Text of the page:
Monday, January 25, 2010

Yossi Katz, Philadelphia native, a former Israeli boxing champion and 30-year veteran teacher at Alexander Muss High School in Hod HaSharon, has written a fascinating book, “A Voice Called: Stories of Jewish Heroism”.

Published by the venerable Gefen Publishing House, it’s a fascinating little book, mostly because for each of the 32 Jewish heroes Katz chose, he includes a little personal story about how, why or where this person or his story came to touch his heart.

The chapters include the frequently-listed “great” Jewish heroes – Herzl, Hannah Senesh, Natan Sharansky – but even more interestingly, some lesser-known heroes are also presented, people like Roi Klein, Tal Brody, Naomi Shemer. Even a couple of notable Jewish boxers who were heroic for something in addition to boxing have their stories told.

I had a chance to interview Katz yesterday, and without scooping a formal book review that will be published next month in UpFront Magazine, something Katz said about heroes in general came to mind this morning as I was reading the Internet news.

First off, I was following links, moving from one thing to another, and came across a video of some numbnuts rapper named “T I” who was sharing his expertise on the sad state of the US economy. Try as I might, I can’t get the video itself to upload, but you can see it here:

The rapper “T I” – who almost but not quite manages to pronounce the word “prevalent” -- tells us that President Obama’s plan to raise taxes on people who earn over $250,000 a year is the best way to create jobs. With what’s apparently intended to be a deep-thinking, nay wise, scowl on his face, he pontificates as to how that will work: raising taxes will mean that the government has more money, he says, so then it can hire more people. Therefore raising taxes will create jobs.

Uh huh.

Shaking my head, I moved along to another website, where I see that Mel Gibson is coming out with yet another anti-Semitic movie, this one to open in March. Gibson, of course, is famous for supporting his father’s belief that the Holocaust never happened. All major studios passed on this newest film, called “The Edge of Darkness” which was co-written, directed and co-produced by Gibson, but one smaller studio has agreed to distribute the $25 million film for a fee.

According to one review, “The movie has probably created more controversy than any other movie in recent years. Some commentators have charged that the movie is anti-Semitic because it blames the Jews for the death of Christ. The film portrays Jews who adhere to their Jewish faith as enemies of G-d and the locus of evil... “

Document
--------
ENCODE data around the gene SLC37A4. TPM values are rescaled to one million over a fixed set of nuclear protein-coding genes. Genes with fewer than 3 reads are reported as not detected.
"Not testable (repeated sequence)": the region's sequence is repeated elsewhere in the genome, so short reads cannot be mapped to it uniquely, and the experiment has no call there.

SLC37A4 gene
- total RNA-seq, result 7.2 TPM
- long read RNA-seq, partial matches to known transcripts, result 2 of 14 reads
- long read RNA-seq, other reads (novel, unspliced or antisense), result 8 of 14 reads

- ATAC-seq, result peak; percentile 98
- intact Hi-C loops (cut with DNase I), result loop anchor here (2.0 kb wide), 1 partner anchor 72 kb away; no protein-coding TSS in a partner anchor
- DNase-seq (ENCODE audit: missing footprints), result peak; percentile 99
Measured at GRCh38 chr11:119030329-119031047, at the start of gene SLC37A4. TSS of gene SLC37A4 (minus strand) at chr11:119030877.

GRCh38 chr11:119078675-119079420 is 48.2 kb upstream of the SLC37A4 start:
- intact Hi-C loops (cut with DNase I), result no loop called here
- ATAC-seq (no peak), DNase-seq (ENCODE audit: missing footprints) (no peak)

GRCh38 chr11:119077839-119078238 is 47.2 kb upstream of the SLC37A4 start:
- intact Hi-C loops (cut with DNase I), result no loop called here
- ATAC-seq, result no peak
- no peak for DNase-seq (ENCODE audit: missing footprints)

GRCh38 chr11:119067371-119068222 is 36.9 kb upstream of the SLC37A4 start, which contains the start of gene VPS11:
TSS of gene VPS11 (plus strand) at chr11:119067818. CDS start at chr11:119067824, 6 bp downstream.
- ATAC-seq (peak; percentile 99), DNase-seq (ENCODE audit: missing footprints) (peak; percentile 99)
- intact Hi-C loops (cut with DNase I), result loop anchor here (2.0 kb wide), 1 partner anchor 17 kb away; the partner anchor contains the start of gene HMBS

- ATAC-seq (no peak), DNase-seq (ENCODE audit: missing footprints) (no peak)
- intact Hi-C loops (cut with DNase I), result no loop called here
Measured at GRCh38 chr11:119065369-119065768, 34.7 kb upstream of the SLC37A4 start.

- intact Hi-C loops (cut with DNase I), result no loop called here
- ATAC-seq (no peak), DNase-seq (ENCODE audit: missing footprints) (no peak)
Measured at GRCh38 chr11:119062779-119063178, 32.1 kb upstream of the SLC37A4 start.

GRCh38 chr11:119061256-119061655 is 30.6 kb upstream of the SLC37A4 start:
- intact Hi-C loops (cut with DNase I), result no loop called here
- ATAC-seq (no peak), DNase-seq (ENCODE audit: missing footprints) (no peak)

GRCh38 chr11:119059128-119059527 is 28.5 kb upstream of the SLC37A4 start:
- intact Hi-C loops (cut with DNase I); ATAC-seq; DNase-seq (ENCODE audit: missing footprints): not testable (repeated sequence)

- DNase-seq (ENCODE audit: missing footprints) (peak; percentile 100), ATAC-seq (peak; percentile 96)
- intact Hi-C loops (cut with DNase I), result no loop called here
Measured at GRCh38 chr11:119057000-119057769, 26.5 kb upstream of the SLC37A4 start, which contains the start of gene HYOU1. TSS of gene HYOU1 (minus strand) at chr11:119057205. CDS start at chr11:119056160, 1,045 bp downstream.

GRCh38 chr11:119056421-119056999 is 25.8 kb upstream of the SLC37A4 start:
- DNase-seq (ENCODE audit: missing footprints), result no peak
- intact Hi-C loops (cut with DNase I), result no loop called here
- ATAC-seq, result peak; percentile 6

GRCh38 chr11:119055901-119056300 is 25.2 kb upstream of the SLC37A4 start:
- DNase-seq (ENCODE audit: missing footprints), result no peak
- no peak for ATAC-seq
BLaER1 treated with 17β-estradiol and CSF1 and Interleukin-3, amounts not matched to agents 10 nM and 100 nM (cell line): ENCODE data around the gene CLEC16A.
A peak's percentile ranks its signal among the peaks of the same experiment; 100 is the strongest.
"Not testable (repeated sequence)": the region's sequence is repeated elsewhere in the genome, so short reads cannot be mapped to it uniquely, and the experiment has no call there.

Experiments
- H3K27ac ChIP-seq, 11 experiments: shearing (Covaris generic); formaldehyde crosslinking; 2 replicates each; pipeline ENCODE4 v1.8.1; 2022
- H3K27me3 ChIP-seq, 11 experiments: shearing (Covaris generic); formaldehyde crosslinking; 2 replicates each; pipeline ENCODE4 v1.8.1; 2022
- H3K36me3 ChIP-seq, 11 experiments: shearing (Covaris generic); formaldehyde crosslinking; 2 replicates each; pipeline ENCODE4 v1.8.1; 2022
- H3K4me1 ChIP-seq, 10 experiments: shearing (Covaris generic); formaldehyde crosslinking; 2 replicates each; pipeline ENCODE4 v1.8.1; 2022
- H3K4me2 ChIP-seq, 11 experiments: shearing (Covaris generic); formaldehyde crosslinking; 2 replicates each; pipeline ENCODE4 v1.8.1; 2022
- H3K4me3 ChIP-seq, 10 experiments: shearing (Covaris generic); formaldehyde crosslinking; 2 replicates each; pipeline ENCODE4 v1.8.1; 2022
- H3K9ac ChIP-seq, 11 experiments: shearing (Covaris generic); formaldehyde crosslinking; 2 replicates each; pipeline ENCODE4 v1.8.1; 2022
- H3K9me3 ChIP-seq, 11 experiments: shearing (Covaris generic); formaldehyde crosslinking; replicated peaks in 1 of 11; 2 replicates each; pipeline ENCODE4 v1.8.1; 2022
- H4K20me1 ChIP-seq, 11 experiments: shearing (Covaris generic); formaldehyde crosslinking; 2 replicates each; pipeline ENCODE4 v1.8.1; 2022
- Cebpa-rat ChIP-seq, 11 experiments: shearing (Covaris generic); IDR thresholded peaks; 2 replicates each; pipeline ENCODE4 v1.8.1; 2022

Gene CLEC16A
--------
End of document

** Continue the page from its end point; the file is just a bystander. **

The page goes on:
Well, that sounds enlightening. I can hardly wait.

All of this sends my mind reeling into the past, when the likes of Barbra Streisand, Jane Fonda, Susan Sarandon, Tim Robbins -- the list is endless – also ‘shared’ their political wisdom with us, speaking from their vast wisdom and knowledge about economics and public policy. Worst of all, they reveled in all the positive attention their adoring publics lavished on them, all courtesy of the equally slavish media.

During the interview, I asked Yossi Katz why he’d decided to write a book about Jewish heroes. “Heroes and heroines are the people who inspire us, who shape us into what we are. They’re our role models, people we look up to,” he said. “I’m worried because kids today – both American and Israeli – look up to people like Kim Kardashian or Bar Rafaeli (Israeli model and IDF-service dodger, best known for her relationship with Leonardo DiCaprio) as their heroes. It’s fine to watch a TV show, but when these performers become a national obsession and focus of hero worship, then there’s something wrong with society. When I was a kid we looked up to astronauts and national leaders, but there’s less and less of that today. So I wanted to put together a book that would give both adults and young people worthy role models, people who would inspire them.”

Boy, he’s right about that. For a little insight into some real heroes, people worthy of learning from, go buy “A Voice Called” by Yossi Katz.

Read just one story a day – they’re short, 3-4 pages each. Keep the Kleenex handy.

On Amazon:


  1. Sounds like a good book. We all need to be inspired by people we can look up to.

  2. Locally, the book can be purchased at